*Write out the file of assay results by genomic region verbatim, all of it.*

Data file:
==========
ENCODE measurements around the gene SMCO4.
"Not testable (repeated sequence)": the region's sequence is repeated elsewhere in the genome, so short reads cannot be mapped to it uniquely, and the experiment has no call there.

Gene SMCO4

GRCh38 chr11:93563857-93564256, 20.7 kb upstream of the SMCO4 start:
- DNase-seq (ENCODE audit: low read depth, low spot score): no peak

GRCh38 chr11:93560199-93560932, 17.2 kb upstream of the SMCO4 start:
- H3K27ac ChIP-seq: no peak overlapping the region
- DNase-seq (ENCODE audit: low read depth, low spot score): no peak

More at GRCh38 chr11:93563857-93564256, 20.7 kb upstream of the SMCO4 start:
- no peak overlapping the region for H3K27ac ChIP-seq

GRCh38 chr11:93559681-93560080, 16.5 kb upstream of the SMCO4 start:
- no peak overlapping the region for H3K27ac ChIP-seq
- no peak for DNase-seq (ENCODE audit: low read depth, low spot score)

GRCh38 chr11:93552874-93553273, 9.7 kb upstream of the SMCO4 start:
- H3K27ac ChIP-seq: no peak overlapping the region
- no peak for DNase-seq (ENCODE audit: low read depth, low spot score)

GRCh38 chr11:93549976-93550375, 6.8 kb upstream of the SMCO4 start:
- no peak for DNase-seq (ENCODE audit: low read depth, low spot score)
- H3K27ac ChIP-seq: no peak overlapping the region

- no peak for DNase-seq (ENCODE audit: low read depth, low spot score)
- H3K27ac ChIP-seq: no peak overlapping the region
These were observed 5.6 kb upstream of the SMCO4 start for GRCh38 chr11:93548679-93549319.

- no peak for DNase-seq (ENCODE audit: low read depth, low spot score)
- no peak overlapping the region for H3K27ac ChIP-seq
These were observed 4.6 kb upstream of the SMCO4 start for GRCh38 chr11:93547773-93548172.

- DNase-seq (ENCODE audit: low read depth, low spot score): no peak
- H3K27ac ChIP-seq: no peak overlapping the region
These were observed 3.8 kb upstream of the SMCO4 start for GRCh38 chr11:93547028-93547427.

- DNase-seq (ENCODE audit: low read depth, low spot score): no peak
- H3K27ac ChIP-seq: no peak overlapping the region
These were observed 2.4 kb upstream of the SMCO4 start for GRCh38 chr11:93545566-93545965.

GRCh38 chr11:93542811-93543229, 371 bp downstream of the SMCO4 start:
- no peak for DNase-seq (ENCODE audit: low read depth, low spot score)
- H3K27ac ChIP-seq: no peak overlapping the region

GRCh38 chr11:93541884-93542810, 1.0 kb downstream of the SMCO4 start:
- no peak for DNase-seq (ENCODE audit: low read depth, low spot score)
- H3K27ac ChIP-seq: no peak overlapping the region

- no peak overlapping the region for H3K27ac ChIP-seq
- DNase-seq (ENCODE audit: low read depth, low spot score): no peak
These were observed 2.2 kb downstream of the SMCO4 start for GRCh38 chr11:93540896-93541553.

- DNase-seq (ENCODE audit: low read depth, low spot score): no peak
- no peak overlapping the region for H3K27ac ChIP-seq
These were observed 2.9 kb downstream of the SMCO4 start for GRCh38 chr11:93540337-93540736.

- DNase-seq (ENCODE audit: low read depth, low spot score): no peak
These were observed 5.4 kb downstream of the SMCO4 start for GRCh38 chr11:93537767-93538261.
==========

ENCODE measurements around the gene SMCO4.
"Not testable (repeated sequence)": the region's sequence is repeated elsewhere in the genome, so short reads cannot be mapped to it uniquely, and the experiment has no call there.

Gene SMCO4

GRCh38 chr11:93563857-93564256, 20.7 kb upstream of the SMCO4 start:
- DNase-seq (ENCODE audit: low read depth, low spot score): no peak

GRCh38 chr11:93560199-93560932, 17.2 kb upstream of the SMCO4 start:
- H3K27ac ChIP-seq: no peak overlapping the region
- DNase-seq (ENCODE audit: low read depth, low spot score): no peak

More at GRCh38 chr11:93563857-93564256, 20.7 kb upstream of the SMCO4 start:
- no peak overlapping the region for H3K27ac ChIP-seq

GRCh38 chr11:93559681-93560080, 16.5 kb upstream of the SMCO4 start:
- no peak overlapping the region for H3K27ac ChIP-seq
- no peak for DNase-seq (ENCODE audit: low read depth, low spot score)

GRCh38 chr11:93552874-93553273, 9.7 kb upstream of the SMCO4 start:
- H3K27ac ChIP-seq: no peak overlapping the region
- no peak for DNase-seq (ENCODE audit: low read depth, low spot score)

GRCh38 chr11:93549976-93550375, 6.8 kb upstream of the SMCO4 start:
- no peak for DNase-seq (ENCODE audit: low read depth, low spot score)
- H3K27ac ChIP-seq: no peak overlapping the region

- no peak for DNase-seq (ENCODE audit: low read depth, low spot score)
- H3K27ac ChIP-seq: no peak overlapping the region
These were observed 5.6 kb upstream of the SMCO4 start for GRCh38 chr11:93548679-93549319.

- no peak for DNase-seq (ENCODE audit: low read depth, low spot score)
- no peak overlapping the region for H3K27ac ChIP-seq
These were observed 4.6 kb upstream of the SMCO4 start for GRCh38 chr11:93547773-93548172.

- DNase-seq (ENCODE audit: low read depth, low spot score): no peak
- H3K27ac ChIP-seq: no peak overlapping the region
These were observed 3.8 kb upstream of the SMCO4 start for GRCh38 chr11:93547028-93547427.

- DNase-seq (ENCODE audit: low read depth, low spot score): no peak
- H3K27ac ChIP-seq: no peak overlapping the region
These were observed 2.4 kb upstream of the SMCO4 start for GRCh38 chr11:93545566-93545965.

GRCh38 chr11:93542811-93543229, 371 bp downstream of the SMCO4 start:
- no peak for DNase-seq (ENCODE audit: low read depth, low spot score)
- H3K27ac ChIP-seq: no peak overlapping the region

GRCh38 chr11:93541884-93542810, 1.0 kb downstream of the SMCO4 start:
- no peak for DNase-seq (ENCODE audit: low read depth, low spot score)
- H3K27ac ChIP-seq: no peak overlapping the region

- no peak overlapping the region for H3K27ac ChIP-seq
- DNase-seq (ENCODE audit: low read depth, low spot score): no peak
These were observed 2.2 kb downstream of the SMCO4 start for GRCh38 chr11:93540896-93541553.

- DNase-seq (ENCODE audit: low read depth, low spot score): no peak
- no peak overlapping the region for H3K27ac ChIP-seq
These were observed 2.9 kb downstream of the SMCO4 start for GRCh38 chr11:93540337-93540736.

- DNase-seq (ENCODE audit: low read depth, low spot score): no peak
These were observed 5.4 kb downstream of the SMCO4 start for GRCh38 chr11:93537767-93538261.